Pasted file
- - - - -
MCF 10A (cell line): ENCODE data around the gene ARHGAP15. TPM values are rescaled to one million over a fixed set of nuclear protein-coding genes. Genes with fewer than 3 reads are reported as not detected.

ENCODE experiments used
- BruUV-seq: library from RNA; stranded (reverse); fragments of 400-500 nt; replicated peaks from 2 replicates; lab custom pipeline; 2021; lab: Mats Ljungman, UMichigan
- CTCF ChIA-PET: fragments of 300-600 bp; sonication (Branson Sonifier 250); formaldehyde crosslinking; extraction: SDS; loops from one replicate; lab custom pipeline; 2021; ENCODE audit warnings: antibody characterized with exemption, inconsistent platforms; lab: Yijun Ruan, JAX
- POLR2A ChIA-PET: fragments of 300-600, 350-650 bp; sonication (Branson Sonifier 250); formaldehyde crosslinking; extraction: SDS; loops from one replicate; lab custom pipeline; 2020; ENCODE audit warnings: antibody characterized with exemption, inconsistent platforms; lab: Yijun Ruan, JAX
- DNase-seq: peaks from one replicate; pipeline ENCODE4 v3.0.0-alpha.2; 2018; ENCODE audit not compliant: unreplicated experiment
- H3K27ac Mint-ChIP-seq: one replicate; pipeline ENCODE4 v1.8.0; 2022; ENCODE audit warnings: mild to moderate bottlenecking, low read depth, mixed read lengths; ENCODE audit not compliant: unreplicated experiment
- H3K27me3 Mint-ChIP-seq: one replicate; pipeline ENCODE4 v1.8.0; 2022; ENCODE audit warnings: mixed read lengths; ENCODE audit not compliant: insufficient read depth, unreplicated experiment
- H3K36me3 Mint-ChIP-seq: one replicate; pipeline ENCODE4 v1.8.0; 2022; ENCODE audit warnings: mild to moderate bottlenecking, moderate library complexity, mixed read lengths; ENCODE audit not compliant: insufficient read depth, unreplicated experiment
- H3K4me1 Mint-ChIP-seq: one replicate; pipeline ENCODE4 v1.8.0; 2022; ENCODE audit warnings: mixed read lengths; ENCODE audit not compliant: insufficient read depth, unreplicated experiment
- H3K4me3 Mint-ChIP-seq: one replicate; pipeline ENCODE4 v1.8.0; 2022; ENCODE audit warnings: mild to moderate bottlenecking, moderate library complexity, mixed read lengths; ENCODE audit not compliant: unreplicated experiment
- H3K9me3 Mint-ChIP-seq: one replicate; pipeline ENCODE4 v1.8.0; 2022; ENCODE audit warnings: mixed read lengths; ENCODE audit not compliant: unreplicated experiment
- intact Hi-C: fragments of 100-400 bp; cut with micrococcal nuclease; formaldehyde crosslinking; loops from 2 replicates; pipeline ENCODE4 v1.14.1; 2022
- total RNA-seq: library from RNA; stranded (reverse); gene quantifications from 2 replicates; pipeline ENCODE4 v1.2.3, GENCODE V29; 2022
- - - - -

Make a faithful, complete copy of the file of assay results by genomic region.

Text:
MCF 10A (cell line): ENCODE data around the gene ARHGAP15. TPM values are rescaled to one million over a fixed set of nuclear protein-coding genes. Genes with fewer than 3 reads are reported as not detected.

ENCODE experiments used
- BruUV-seq: library from RNA; stranded (reverse); fragments of 400-500 nt; replicated peaks from 2 replicates; lab custom pipeline; 2021; lab: Mats Ljungman, UMichigan
- CTCF ChIA-PET: fragments of 300-600 bp; sonication (Branson Sonifier 250); formaldehyde crosslinking; extraction: SDS; loops from one replicate; lab custom pipeline; 2021; ENCODE audit warnings: antibody characterized with exemption, inconsistent platforms; lab: Yijun Ruan, JAX
- POLR2A ChIA-PET: fragments of 300-600, 350-650 bp; sonication (Branson Sonifier 250); formaldehyde crosslinking; extraction: SDS; loops from one replicate; lab custom pipeline; 2020; ENCODE audit warnings: antibody characterized with exemption, inconsistent platforms; lab: Yijun Ruan, JAX
- DNase-seq: peaks from one replicate; pipeline ENCODE4 v3.0.0-alpha.2; 2018; ENCODE audit not compliant: unreplicated experiment
- H3K27ac Mint-ChIP-seq: one replicate; pipeline ENCODE4 v1.8.0; 2022; ENCODE audit warnings: mild to moderate bottlenecking, low read depth, mixed read lengths; ENCODE audit not compliant: unreplicated experiment
- H3K27me3 Mint-ChIP-seq: one replicate; pipeline ENCODE4 v1.8.0; 2022; ENCODE audit warnings: mixed read lengths; ENCODE audit not compliant: insufficient read depth, unreplicated experiment
- H3K36me3 Mint-ChIP-seq: one replicate; pipeline ENCODE4 v1.8.0; 2022; ENCODE audit warnings: mild to moderate bottlenecking, moderate library complexity, mixed read lengths; ENCODE audit not compliant: insufficient read depth, unreplicated experiment
- H3K4me1 Mint-ChIP-seq: one replicate; pipeline ENCODE4 v1.8.0; 2022; ENCODE audit warnings: mixed read lengths; ENCODE audit not compliant: insufficient read depth, unreplicated experiment
- H3K4me3 Mint-ChIP-seq: one replicate; pipeline ENCODE4 v1.8.0; 2022; ENCODE audit warnings: mild to moderate bottlenecking, moderate library complexity, mixed read lengths; ENCODE audit not compliant: unreplicated experiment
- H3K9me3 Mint-ChIP-seq: one replicate; pipeline ENCODE4 v1.8.0; 2022; ENCODE audit warnings: mixed read lengths; ENCODE audit not compliant: unreplicated experiment
- intact Hi-C: fragments of 100-400 bp; cut with micrococcal nuclease; formaldehyde crosslinking; loops from 2 replicates; pipeline ENCODE4 v1.14.1; 2022
- total RNA-seq: library from RNA; stranded (reverse); gene quantifications from 2 replicates; pipeline ENCODE4 v1.2.3, GENCODE V29; 2022